There was no doubt about it. Walt Disney was thinking big!
Chapter 1: Walt Disney
Walter Elias Disney was born more than one hundred years ago on December 5, 1901, in Chicago, Illinois. He grew up on a farm near Marceline, Missouri, with three older brothers and a younger sister.
Walt was a boy with imagination and talent. He would gaze up at the clouds and imagine them slowly changing from one animal shape into another. Once, he got in trouble for painting pictures all over the outside of the family’s white house with black tar.
In Marceline, most people figured he would become an artist because he drew all the time.
He and his brother Roy, who was eight years older than Walt, were good friends. Their family didn’t have much money, and their father was strict. Roy was almost like a second dad to Walt sometimes, making sure he got a toy or some candy on his birthday.
Growing up on a farm, the brothers learned the importance of hard work, and they never forgot it. Walt fell in love with trains when he got a summer job selling snacks and newspapers to passengers.
Much later on, Walt even built a small train in his backyard for his family. All his life, he remained a kid at heart.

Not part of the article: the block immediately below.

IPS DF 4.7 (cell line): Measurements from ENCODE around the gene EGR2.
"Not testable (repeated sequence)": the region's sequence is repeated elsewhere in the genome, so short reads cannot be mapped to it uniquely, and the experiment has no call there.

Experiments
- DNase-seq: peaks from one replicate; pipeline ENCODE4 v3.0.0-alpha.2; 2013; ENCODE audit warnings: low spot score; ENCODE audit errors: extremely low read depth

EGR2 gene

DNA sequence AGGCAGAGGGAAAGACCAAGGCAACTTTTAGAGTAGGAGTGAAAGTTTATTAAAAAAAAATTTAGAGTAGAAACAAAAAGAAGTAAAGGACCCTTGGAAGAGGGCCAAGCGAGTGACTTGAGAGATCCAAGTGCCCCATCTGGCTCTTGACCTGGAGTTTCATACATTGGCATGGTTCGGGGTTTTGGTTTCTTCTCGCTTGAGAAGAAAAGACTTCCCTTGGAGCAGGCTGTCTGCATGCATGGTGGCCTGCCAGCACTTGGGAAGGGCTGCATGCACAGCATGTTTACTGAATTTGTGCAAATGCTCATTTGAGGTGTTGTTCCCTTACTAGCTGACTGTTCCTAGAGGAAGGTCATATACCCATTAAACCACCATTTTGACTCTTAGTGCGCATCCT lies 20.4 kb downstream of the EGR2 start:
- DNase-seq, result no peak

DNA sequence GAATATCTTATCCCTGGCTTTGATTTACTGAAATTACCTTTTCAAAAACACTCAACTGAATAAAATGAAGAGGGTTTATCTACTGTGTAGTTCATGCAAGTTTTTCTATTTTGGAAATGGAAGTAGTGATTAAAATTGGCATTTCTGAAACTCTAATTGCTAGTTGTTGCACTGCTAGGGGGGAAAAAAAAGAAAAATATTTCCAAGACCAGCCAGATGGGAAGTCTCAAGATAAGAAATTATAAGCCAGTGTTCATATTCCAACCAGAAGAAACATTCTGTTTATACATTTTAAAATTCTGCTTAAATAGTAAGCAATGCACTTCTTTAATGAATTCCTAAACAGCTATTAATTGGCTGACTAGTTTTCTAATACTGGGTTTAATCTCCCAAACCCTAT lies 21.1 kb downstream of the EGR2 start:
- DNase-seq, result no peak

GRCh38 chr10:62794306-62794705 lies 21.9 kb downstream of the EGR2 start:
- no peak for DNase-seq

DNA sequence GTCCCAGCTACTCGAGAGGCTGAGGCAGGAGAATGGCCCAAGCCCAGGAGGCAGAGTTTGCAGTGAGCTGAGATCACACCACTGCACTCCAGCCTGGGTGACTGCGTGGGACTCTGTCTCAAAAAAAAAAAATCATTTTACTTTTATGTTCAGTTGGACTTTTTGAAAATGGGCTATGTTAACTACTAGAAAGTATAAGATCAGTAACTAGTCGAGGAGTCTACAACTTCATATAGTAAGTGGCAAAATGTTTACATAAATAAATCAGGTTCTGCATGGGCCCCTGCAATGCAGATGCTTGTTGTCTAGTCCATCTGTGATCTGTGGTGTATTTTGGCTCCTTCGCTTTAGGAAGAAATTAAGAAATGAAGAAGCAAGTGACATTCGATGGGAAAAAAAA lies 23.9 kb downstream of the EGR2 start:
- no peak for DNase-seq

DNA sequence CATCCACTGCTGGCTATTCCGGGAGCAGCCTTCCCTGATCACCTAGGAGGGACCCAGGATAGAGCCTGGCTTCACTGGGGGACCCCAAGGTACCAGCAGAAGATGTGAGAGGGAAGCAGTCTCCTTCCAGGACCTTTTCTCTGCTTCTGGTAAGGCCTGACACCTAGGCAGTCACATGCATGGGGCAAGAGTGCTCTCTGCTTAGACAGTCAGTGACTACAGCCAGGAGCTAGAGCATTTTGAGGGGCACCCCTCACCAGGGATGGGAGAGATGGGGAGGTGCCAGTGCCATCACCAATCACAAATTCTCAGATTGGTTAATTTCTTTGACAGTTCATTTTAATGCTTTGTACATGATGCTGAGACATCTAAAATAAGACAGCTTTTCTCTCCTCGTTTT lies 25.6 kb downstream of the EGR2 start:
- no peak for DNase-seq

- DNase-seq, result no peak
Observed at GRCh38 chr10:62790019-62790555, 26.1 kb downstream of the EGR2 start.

As a boy, Walt was always drawing—even in the margins of his schoolbooks to turn them into flip-books. In high school, he took art classes at night. During World War I, Walt drove a Red Cross ambulance he decorated with cartoons.
He dreamed of making films and doing new things with animation. In 1923, he moved to Hollywood, where he and Roy began the Disney Brothers Cartoon Studio. Today, the official Disney Fan Club is called D23. D for Disney and 23 for 1923, because that year was an important turning point.
Walt Disney won many honors, including thirty-two Academy Awards, the most ever in history. One of his honorary awards was in 1932 for the creation of Mickey Mouse! Disney’s Snow White and the Seven Dwarfs was the very first full-length animated musical film. It was a huge success. The golden award Walt received for the film included seven little statuettes to represent the dwarfs.
Over the next five years, Disney created more classic full-length animated films, including Pinocchio, Fantasia, Dumbo, and Bambi. Of course, he would go on to do much more.
Walt married Lillian Bounds, an animator working for his company, in 1925. He liked to take their two daughters, Diane and Sharon, to ride a merry-go-round in Griffith Park near the famous Hollywood sign. As he waited for them on a nearby bench, he wished there was a place that had entertaining activities for both the young and the young-at-heart. This wish would eventually spark the idea of creating a theme park.
Amusement parks had been around for a long time. Tivoli Gardens in Copenhagen, Denmark, opened in 1843, with fabulous gardens and two amazing mechanical attractions—a roller coaster and a carousel. Luna Park (1903) and Dreamland (1904) opened at Coney Island, New York, when Walt was a little boy. Their attractions introduced visitors to foreign or imaginary lands. You could ride an elephant from India or blast off on a pretend trip to the moon, or go on a gondola ride called Canals of Venice.
But no one had ever built a theme park that was all about cartoon and fairy-tale characters, until Walt.